To examine the possibility that these relative upregulations are driven by a global downregulation of highly abundant housekeeping proteins, we analyzed the intensity-based absolute quantification (iBAQ) data for each sample. This confirmed that the housekeeping proteins, including keratins and keratin-associated proteins, were not downregulated in white hairs, but generally unchanged or slightly upregulated. Moreover, as a whole, upregulated proteins formed a coherent protein-protein interactions cluster (p<0.00001) and pathway analysis again showed a significant enrichment of carbon metabolism, glycolysis/glucogenesis, pyruvate metabolism, and amino acid synthesis pathways in white relative to dark HS (Figure 1—figure supplement 3, Figure 4E). As in experiment 1, these upregulated pathways all indicate metabolic remodeling in white hair follicles. On the other hand, proteins downregulated in white HSs were related to cholesterol metabolism, complement-coagulation cascades, and secretory processes shared with immune/inflammatory pathways (Figure 4E). The downregulation of secretory pathways is again consistent with reduced transfer of pigmented melanosomes from the melanocytes to the keratinocytes.

To verify the robustness of these findings using an alternative analytical approach, we built a simple partial least square discriminant analysis (PLS-DA) multivariate model, which provided adequate separation of white vs dark HS (Figure 1—figure supplement 4). Simple interrogation of this model to extract the features (i.e. proteins) that maximally contribute to group separation yielded a set of proteins enriched for estrogen signaling pathways, complement and coagulation cascades, as well as metabolic pathways including NAD+/NADH, cholesterol, pyruvate, and carbon metabolism, similar to results above. Interestingly, we also identified 13 proteins that were undetectable in any of the dark HS (either not expressed, or below the detection limit), but consistently present in white HS (Supplementary file 3). These proteins are either newly induced or experience a substantial upregulation with greying (fold change tending toward infinity). A separate functional enrichment analysis for these induced proteins also showed significant enrichment for the same aging-related metabolic pathways as for the upregulated protein list: glycolysis/glucogenesis, carbon, pyruvate, and cysteine and methionine metabolism (all p<0.001).

These converging proteomics data, which are consistent with previous findings (Franklin et al., 2020), support a multifactorial process directly implicating metabolic changes in human hair greying (Paus, 2011). Moreover, given that metabolic pathways are rapidly and extensively remodeled by environmental and neuroendocrine factors – that is, they naturally exhibit plasticity – these data build upon previous proteomic evidence to show that human hair greying could be, at least temporarily, reversible.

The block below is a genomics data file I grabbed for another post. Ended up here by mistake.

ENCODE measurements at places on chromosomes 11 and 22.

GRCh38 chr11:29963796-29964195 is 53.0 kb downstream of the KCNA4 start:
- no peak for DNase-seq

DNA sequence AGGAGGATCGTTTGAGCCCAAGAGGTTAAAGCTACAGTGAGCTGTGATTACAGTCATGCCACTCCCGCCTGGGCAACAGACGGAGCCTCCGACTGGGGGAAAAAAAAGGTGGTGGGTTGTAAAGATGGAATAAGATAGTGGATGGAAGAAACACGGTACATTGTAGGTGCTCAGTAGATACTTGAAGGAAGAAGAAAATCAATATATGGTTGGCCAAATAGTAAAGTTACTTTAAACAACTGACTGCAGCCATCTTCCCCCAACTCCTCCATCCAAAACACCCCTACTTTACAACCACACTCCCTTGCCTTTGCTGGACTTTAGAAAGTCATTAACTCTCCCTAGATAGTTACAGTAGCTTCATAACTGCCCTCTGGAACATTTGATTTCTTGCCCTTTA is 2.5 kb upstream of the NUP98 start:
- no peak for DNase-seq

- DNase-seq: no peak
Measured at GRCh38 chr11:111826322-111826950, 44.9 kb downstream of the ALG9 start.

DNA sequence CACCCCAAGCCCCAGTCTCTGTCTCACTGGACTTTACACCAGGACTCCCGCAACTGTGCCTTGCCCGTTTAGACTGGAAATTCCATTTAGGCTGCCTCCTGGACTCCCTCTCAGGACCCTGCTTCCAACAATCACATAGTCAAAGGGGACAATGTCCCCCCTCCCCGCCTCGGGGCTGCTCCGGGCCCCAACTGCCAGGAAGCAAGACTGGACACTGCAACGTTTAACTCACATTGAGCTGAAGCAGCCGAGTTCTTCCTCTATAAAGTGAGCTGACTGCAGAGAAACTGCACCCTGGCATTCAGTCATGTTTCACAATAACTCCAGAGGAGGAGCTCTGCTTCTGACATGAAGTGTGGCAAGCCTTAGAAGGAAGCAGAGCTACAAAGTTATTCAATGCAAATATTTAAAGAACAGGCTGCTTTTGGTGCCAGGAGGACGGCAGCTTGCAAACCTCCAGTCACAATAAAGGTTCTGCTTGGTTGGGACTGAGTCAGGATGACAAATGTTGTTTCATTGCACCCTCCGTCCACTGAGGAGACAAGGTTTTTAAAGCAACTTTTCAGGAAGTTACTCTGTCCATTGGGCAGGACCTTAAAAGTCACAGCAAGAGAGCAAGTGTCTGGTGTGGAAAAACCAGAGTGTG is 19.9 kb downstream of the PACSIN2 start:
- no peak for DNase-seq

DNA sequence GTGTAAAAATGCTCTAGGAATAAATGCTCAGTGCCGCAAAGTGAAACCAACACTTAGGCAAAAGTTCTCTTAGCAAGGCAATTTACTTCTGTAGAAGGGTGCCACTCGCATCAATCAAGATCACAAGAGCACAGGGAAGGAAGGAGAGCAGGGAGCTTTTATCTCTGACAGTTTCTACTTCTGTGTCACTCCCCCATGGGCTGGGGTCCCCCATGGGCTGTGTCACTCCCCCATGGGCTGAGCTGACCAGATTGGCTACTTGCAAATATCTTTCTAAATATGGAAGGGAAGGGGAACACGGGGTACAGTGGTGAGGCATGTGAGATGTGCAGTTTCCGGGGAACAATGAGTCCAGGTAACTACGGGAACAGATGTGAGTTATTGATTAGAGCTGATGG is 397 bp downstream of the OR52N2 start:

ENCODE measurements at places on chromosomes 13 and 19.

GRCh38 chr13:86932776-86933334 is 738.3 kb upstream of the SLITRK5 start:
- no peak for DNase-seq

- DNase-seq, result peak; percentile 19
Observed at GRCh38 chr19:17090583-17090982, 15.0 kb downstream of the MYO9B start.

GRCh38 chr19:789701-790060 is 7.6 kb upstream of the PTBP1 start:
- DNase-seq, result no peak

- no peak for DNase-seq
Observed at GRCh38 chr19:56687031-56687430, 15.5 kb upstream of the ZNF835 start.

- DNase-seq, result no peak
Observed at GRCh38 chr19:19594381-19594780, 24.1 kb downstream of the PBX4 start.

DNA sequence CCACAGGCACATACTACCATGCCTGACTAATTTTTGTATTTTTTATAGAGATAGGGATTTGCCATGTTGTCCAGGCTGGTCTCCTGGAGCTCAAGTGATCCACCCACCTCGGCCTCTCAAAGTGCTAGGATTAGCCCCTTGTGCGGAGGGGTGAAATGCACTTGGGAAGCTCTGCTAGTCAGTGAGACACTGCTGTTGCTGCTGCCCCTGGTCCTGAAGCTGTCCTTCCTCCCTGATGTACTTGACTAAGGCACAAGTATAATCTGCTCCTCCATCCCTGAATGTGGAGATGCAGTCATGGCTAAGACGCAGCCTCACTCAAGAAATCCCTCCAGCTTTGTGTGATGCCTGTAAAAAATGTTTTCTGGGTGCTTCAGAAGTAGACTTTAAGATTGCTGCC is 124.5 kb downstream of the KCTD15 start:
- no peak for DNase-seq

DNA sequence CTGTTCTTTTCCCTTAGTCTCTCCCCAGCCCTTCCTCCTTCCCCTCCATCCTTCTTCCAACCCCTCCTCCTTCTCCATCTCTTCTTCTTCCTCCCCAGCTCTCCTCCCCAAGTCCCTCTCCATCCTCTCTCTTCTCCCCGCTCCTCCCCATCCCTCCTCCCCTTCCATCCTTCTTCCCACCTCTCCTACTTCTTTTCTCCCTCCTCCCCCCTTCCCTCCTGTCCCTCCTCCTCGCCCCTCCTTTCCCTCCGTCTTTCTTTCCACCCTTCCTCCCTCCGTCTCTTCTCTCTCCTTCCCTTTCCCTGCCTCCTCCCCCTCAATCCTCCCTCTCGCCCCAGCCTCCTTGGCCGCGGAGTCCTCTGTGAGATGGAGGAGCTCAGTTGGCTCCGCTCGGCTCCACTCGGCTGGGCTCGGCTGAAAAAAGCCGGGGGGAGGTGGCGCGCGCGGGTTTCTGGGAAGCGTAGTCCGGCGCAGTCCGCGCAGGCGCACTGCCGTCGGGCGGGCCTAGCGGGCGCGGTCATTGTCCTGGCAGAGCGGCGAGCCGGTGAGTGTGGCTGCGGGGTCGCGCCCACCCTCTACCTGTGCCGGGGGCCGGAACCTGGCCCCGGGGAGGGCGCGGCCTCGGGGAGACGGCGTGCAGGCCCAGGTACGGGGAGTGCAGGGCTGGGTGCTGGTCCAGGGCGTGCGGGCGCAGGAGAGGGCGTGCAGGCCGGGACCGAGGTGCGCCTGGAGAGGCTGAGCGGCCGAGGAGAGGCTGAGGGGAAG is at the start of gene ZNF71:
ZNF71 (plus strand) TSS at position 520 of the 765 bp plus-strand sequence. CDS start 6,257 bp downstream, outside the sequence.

Human hair greying is, at least temporarily, reversible

Our analysis of HPPs in healthy unmedicated individuals revealed several occasions whereby white hairs naturally reverted to their former dark pigmented state. This phenomenon was previously reported only in a handful of case reports, with only a single two-colored HS in each case (O’Sullivan, 2020). Here, we document the reversal of greying along the same HS in both female and male individuals, ranging from a prepubescent child to adults (age range 9–39 years), and across individuals of different ethnic backgrounds (1 Hispanic, 8 Caucasian, 1 Asian). This phenomenon was observed across frontal, temporal, and parietal regions of the scalp (Figure 2A), as well as across other corporeal regions, including pubic (Figure 2B) and beard hairs (Figure 2C). The existence of white HS undergoing repigmentation across ages, sexes, ethnicity, and corporeal regions documents the reversibility of hair greying as a general phenomenon not limited to scalp hairs. Nevertheless, we note that this phenomenon is limited to rare, isolated hair follicles. As their occurrence will probably go unnoticed in most cases, it is difficult to assess the true incidence of these repigmentation events. Over an active recruitment period of 2.5 years, we were only able to identify 14 participants, indicative of the rarity of this phenomenon.

Figure 2 with 1 supplement see all
Reversal of hair greying across ages and body regions.

(A–G) Examples of HS greying and reversal including schematic of hair growth (top left), digitized HPP (top right), and light microscopy images (bottom) corresponding to numbered HS segments on the HPP plot. (A) Examples illustrating the reversal of greying along the length of scalp, (B) pubic, (C), and beard human HSs. (D) Example of segmental HS with double transitions, including temporary greying and (E) temporary reversal from an adult and a child, respectively. See Figure 2—figure supplement 1 for additional examples and Video 1 for animation. (F) Time course diagram illustrating the progression of a single dark HS undergoing greying followed by reversal back to its original color, and (G) closely occurring events of greying and reversal occurring, producing HS with double transitions. (H) Average maximum and minimum pigmentation intensity among transitioning hairs from participants with two-colored hairs (n = 11). Hairs with an average maximum intensity >180 A.U. are categorized as high intensity (black), 140–180 A.U. as intermediate intensity, and 100–140 A.U. as low intensity (pale color), indicating that these findings generalize across a range of pigmentation densities. (I) Rate of depigmentation per day in greying HS (n = 23), measured from the slope on HPP graphs expressed as % of starting intensity loss per day (assuming growth rate of 1 cm/month). (J) Comparison of the absolute rate of pigmentation change per day in greying (n = 23) and reverted (n = 34) HS. (I) and (J) are reported on a log2 scale to facilitate visualization.